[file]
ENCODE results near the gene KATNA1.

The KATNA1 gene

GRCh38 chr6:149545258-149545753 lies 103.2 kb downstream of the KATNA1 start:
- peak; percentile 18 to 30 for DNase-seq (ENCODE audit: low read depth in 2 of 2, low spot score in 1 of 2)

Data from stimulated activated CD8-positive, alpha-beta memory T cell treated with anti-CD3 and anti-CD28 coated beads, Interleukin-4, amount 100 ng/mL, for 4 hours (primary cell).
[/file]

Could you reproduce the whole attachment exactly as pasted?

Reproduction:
ENCODE results near the gene KATNA1.

The KATNA1 gene

GRCh38 chr6:149545258-149545753 lies 103.2 kb downstream of the KATNA1 start:
- peak; percentile 18 to 30 for DNase-seq (ENCODE audit: low read depth in 2 of 2, low spot score in 1 of 2)

Data from stimulated activated CD8-positive, alpha-beta memory T cell treated with anti-CD3 and anti-CD28 coated beads, Interleukin-4, amount 100 ng/mL, for 4 hours (primary cell).